Irrelevant questions

From time to time I come across people, both in person and online, who ask questions such as, “How do Buddhists think the universe came into being?” or, “Do Buddhists think the universe was created, or do they think it is eternal?”

Such questions may be of interest from a scientific standpoint, but from a Buddhist standpoint things look different. Our main concern as Buddhists should be to follow the Dharma (or Dhamma in Pali), rather than to create or adhere to dogma. That being the case, questions such as those above are ultimately irrelevant, which is why the Buddha refused to answer them.

The best answer to a question of this kind that I have seen on social media is one where the person replying simply allowed the Buddha to speak for himself. I have copied this response below. It is worth reminding ourselves occasionally of what our priorities, as Dharma/Dhamma practitioners, should be.

“Well then, lord, if — having other views, other practices, other satisfactions, other aims,  other teachers — it’s hard for me to know whether perception is a person’s self or if perception is one thing and self another, then is it the case that the cosmos is eternal, that only this is true and anything otherwise is worthless?”

“Potthapada, I haven’t expounded that the cosmos is eternal, that only this is true and anything otherwise is worthless.”

“Then is it the case that the cosmos is not eternal, that only this is true and anything otherwise is worthless?”

“Potthapada, I haven’t expounded that the cosmos is not eternal, that only this is true and anything otherwise is worthless.”

“But why hasn’t the Blessed One expounded these things?”

“Because they are not conducive to the goal, are not conducive to the Dhamma, are not basic to the holy life. They don’t lead to disenchantment, to dispassion, to cessation, to calm, to direct knowledge, to self-awakening, to Unbinding. That’s why I haven’t expounded them.”

“And what has the Blessed One expounded?”

“I have expounded that, ‘This is stress’… ‘This is the origination of stress’… ‘This is the cessation of stress’… ‘This is the path of practice leading to the cessation of stress.’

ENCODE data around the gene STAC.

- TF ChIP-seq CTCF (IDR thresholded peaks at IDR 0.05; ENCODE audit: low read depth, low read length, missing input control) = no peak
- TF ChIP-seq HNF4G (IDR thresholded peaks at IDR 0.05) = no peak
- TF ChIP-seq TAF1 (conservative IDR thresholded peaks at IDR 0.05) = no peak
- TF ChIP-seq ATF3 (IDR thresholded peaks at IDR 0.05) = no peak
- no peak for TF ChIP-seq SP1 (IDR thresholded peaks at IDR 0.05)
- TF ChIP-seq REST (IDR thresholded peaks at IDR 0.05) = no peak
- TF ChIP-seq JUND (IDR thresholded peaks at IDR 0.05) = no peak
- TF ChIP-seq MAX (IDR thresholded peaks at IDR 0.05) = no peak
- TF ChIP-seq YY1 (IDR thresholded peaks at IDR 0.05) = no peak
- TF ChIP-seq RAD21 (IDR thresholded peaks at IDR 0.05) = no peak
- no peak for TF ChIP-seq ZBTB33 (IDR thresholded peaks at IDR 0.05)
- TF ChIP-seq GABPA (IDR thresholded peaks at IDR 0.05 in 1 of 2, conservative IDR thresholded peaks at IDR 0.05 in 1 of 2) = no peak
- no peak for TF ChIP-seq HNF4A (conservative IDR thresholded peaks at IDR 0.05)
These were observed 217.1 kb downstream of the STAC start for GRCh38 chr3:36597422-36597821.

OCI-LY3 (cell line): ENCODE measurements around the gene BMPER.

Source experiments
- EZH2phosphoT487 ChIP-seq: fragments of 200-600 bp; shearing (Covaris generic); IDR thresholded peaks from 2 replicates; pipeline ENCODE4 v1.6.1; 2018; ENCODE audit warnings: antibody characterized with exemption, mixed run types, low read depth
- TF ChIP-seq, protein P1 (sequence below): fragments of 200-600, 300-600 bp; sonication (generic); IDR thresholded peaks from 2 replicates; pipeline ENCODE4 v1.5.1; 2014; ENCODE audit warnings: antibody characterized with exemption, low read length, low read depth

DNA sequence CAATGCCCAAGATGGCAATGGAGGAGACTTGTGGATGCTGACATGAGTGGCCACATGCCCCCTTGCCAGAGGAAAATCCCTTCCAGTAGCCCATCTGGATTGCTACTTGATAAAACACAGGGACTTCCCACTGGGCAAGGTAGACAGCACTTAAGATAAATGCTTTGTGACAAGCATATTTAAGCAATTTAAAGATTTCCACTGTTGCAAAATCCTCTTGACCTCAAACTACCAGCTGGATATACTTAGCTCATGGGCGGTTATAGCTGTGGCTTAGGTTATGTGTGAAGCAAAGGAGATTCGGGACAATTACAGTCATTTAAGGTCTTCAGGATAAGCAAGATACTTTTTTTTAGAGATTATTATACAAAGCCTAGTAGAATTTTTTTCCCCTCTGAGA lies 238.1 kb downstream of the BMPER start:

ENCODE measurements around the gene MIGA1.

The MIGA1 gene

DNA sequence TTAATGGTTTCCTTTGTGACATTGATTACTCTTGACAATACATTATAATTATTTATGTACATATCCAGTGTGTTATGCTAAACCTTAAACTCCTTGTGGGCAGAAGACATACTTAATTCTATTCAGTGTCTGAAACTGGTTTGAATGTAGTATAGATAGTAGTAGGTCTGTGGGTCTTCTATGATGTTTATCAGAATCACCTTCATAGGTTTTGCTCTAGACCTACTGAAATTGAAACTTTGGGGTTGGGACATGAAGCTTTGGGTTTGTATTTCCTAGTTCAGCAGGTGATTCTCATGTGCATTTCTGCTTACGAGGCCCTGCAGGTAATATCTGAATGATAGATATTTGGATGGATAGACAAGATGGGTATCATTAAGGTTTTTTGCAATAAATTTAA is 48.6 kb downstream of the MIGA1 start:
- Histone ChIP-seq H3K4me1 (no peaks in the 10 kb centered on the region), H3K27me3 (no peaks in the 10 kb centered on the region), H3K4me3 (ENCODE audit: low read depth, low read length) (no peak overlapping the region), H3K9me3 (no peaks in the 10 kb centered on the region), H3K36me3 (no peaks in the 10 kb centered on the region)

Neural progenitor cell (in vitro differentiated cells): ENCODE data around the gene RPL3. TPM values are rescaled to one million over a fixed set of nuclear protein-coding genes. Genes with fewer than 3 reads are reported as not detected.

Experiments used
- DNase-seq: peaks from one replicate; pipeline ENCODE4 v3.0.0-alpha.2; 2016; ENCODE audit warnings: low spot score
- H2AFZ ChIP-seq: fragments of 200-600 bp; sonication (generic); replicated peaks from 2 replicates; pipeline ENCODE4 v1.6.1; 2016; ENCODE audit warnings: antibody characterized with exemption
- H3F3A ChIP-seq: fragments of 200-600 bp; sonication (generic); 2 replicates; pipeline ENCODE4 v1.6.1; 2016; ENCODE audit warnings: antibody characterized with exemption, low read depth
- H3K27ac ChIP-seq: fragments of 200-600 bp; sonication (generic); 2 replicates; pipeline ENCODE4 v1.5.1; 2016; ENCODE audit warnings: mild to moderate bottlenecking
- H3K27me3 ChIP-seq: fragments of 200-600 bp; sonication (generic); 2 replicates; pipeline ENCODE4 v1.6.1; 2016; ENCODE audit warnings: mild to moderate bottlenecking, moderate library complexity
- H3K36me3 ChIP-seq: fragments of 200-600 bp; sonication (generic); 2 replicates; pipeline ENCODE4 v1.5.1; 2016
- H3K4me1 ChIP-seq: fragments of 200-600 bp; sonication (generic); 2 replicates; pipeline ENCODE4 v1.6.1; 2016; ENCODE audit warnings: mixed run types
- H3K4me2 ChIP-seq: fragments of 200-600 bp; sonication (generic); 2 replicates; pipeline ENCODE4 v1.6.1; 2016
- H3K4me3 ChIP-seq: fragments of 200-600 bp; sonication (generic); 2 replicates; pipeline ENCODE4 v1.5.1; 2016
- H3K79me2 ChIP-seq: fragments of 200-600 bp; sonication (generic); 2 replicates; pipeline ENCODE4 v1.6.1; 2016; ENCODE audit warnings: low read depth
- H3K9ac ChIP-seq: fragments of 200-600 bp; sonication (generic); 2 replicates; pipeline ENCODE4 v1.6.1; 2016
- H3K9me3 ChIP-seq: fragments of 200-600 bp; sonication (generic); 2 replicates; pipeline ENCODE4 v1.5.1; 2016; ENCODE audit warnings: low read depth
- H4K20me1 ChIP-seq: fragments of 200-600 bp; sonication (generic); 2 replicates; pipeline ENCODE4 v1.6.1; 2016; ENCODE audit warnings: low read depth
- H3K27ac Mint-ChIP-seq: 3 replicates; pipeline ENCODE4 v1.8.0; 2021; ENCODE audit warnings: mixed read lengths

“And why has the Blessed One expounded these things?”

“Because they are conducive to the goal, conducive to the Dhamma, and basic to the holy life. They lead to disenchantment, to dispassion, to cessation, to calm, to direct knowledge, to self-awakening, to Unbinding. That’s why I have expounded them.”

Excerpt from
Potthapada Sutta: About Potthapada” (DN 9), translated by Thanissaro Bhikkhu.

Once the Blessed One was staying at Kosambi in the simsapa forest. Then, picking up a few simsapa leaves with his hand, he asked the monks, “What do you think, monks: Which are more numerous, the few simsapa leaves in my hand or those overhead in the simsapa forest?”

“The leaves in the hand of the Blessed One are few in number, lord. Those overhead in the simsapa forest are more numerous.”

“In the same way, monks, those things that I have known with direct knowledge but have not taught are far more numerous [than what I have taught]. And why haven’t I taught them? Because they are not connected with the goal, do not relate to the rudiments of the holy life, and do not lead to disenchantment, to dispassion, to cessation, to calm, to direct knowledge, to self-awakening, to Unbinding. That is why I have not taught them.

“And what have I taught? ‘This is stress… This is the origination of stress… This is the cessation of stress… This is the path of practice leading to the cessation of stress’: This is what I have taught. And why have I taught these things? Because they are connected with the goal, relate to the rudiments of the holy life, and lead to disenchantment, to dispassion, to cessation, to calm, to direct knowledge, to self-awakening, to Unbinding. This is why I have taught them.

“Therefore your duty is the contemplation, ‘This is stress… This is the origination of stress… This is the cessation of stress.’ Your duty is the contemplation, ‘This is the path of practice leading to the cessation of stress.'”

“Simsapa Sutta: The Simsapa Leaves” (SN 56.31), translated by Thanissaro Bhikkhu.

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